Thus spoke Italy’s new Minister of the Interior, addressing Italy’s migrant population. I have to say that I’ve been fascinated by the recent elections in Italy — it’s been quite Trump 2016-like, with populism, anti-illegal immigration and all the pearl-clutching horror from all corners of the political establishment that the stupid voters could possibly have elected so monstrous a couple of parties, the Liga (League) and the 5-Star Movement. Both parties campaigned hard against what they see as the ruin of Italy caused by “foreigners” (migrants and the EU).
Yeah, screwing up Italy should be left to the Italians. Their track record in this regard has been exemplary.
In fact, the only difference between 2018 Italy and 2016 U.S. is the Italian voters’ outright hostility towards the EU’s control of the Italian economy (and they have a point) — which was only exacerbated by the outright threats of the EU government towards the new government (see below).
But support for the election results has been pretty much universal in Italy:
Offering the new government cautious support was Italy’s small, far-right neo-fascist CasaPound party, which held its own Republic Day commemoration on Saturday. Banners featured images of a crossed-out EU flag and ‘#exIT’ written underneath, a reference to calls for Italy to leave the 28-nation bloc.
That, in fact, was what caused the political establishment to end their attempts to overturn the election results: a new election, from what I can understand, would have turned into a de facto referendum on continuing Italy’s membership in the European Union — and it’s quite clear that this scenario was frightening enough, and the “#exIt” outcome likely enough that the U.S.-style “Resistance” to the election outcome collapsed. Here’s the background to all of this:
The latest manifestation of this battle of wills between an authoritarian Brussels and individual nations trying to uphold democracy came this week with a set of extraordinary events in Italy.
After national elections in March, Italian voters committed themselves to what to the EU elite is the ultimate heresy. They voted in their millions for politicians who said they were prepared to abandon the European single currency.
The result was that two populist parties, the League and the Five Star Movement, came together to try to form a government.
There is little surprise that the Italian people are increasingly fed up with EU membership. Italy has struggled since adopting the euro currency 18 years ago.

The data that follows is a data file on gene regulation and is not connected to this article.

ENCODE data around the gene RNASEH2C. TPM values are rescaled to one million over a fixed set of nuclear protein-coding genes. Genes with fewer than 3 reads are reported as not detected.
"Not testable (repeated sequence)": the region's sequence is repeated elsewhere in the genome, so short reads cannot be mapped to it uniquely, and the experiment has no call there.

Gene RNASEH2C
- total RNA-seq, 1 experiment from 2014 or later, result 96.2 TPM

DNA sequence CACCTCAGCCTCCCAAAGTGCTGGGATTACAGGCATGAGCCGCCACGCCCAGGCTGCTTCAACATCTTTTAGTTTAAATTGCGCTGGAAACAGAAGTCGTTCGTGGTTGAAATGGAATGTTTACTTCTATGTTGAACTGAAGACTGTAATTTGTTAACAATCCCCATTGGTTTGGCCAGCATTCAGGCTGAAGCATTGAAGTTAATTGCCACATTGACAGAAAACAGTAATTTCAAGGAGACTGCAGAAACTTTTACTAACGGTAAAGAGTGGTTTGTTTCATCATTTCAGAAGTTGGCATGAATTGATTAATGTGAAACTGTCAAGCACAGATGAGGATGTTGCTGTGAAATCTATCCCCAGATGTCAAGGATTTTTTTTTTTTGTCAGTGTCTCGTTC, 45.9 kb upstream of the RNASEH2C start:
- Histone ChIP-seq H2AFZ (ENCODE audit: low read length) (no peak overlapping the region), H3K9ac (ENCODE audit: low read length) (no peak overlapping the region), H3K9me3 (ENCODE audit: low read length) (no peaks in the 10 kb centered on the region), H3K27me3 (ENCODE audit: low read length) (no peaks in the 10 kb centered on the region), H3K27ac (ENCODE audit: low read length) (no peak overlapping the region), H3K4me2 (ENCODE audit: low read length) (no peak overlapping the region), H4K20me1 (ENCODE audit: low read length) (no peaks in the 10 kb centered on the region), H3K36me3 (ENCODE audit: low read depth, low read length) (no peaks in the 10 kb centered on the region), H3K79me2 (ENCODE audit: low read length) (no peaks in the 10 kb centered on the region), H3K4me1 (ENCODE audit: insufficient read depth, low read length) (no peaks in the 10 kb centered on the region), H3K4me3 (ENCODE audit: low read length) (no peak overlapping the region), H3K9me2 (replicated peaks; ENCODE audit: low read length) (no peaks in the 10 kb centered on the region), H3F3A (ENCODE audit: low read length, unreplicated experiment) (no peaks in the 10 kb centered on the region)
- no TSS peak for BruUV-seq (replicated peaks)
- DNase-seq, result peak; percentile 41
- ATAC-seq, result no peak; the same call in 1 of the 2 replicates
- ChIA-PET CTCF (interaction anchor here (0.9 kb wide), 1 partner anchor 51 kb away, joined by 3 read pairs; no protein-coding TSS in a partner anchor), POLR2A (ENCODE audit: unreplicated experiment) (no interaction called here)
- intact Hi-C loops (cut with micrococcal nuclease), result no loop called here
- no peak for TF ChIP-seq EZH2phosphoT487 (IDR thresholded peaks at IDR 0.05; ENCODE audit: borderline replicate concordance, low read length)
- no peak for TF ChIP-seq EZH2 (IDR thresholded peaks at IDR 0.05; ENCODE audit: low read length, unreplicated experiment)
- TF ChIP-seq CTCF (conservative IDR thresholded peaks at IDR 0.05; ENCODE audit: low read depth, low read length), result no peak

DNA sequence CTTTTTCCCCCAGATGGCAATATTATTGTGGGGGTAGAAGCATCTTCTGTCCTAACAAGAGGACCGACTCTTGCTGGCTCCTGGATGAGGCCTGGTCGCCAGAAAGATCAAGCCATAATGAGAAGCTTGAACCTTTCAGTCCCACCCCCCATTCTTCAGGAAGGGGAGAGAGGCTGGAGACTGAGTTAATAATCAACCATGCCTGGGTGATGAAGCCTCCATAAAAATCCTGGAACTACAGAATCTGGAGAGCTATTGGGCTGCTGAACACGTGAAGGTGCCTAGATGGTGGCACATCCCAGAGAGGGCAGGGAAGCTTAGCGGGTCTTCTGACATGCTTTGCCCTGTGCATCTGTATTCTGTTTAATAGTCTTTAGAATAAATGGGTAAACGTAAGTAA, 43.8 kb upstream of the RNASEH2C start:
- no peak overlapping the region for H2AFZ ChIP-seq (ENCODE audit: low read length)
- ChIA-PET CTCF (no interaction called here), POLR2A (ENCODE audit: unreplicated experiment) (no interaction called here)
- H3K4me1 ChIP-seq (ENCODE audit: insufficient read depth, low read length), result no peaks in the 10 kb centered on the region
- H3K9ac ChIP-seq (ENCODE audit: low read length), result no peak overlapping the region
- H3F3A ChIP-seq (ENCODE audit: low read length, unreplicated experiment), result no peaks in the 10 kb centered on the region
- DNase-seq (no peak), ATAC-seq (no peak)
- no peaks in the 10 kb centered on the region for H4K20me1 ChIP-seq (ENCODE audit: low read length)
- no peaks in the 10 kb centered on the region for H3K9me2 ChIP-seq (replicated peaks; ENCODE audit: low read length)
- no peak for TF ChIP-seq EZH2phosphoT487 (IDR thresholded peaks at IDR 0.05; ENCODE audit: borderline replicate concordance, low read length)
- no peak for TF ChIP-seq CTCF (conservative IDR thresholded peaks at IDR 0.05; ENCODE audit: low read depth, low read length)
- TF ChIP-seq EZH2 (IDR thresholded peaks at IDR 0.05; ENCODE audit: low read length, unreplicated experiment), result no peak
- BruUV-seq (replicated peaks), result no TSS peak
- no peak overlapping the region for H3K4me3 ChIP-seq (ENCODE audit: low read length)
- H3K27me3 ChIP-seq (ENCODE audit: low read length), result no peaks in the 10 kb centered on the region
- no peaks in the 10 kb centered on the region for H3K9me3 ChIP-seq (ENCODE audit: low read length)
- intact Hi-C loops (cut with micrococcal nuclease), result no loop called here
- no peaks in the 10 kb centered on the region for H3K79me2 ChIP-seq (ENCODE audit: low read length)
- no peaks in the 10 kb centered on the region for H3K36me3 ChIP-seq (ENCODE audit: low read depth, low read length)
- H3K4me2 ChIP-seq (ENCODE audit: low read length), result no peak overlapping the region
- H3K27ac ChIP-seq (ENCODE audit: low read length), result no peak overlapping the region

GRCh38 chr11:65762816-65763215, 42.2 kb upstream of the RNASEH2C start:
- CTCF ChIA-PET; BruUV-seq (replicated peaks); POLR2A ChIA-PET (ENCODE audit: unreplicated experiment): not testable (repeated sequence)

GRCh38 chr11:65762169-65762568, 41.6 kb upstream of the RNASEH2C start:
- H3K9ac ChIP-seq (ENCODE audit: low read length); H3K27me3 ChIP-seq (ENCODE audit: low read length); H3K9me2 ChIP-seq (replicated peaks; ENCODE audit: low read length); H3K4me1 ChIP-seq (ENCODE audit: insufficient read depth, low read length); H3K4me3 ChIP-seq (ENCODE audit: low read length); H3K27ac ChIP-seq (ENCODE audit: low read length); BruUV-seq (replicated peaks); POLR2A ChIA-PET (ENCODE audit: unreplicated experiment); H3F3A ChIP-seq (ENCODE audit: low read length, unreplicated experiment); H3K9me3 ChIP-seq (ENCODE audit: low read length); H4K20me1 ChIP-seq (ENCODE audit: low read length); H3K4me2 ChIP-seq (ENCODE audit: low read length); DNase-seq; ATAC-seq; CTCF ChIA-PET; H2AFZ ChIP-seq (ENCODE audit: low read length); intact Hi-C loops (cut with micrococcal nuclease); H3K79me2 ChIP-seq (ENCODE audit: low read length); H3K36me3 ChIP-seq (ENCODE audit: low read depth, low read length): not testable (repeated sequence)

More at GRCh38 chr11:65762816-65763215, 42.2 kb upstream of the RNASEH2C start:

Deprived of the ability to manage its own economy, there has been no cumulative economic growth since then.
In recent years, Brussels has imposed unelected technocrats to run the Rome government with savagely austere economic policies. As a result, hundreds of thousands of people have lost their jobs.
Most outrageously, European commissioner Guenther Oettinger said the crisis would teach Italians not to vote for ‘populist’ parties next time.
Without a shred of evidence and in a manner akin to those behind Project Fear in the run-up to the EU referendum in the UK, he said menacingly that the financial markets would punish Italy and that votes for anti-EU candidates risked destroying the Italian economy.
In other words, if Italians do not vote the ‘right’ way the next time they go to the polls, they will be punished.
I’ve often thought that if the EU were to collapse, it would be because the Germans got sick of supporting the rest of Europe and went home. I was wrong. What started (and was crushed by Germany) in Greece has spilled over into Italy, and the Italians don’t seem to be in a mood to be bullied. (I was also wrong about getting tough on illegal immigration. I always thought it would be the French who would start — or at least threaten — mass deportations.)
This is big news. It’s the first time since the establishment of the EU — and all its forerunners — that a genuinely populist party (or coalition of populist parties, in this case) has been elected in Western Europe. (It’s akin to Britain’s UKIP winning a general election.)
Like the Italians, I don’t buy the threats of global financial collapse. For one thing, the Italian economy isn’t big enough to cause it, and the only “downside” would be if Italy’s solo efforts cause the euro — the single currency union — to collapse because other countries (e.g. Greece) follow suit.
Someone pass the popcorn. This will be interesting. And Viva Italia!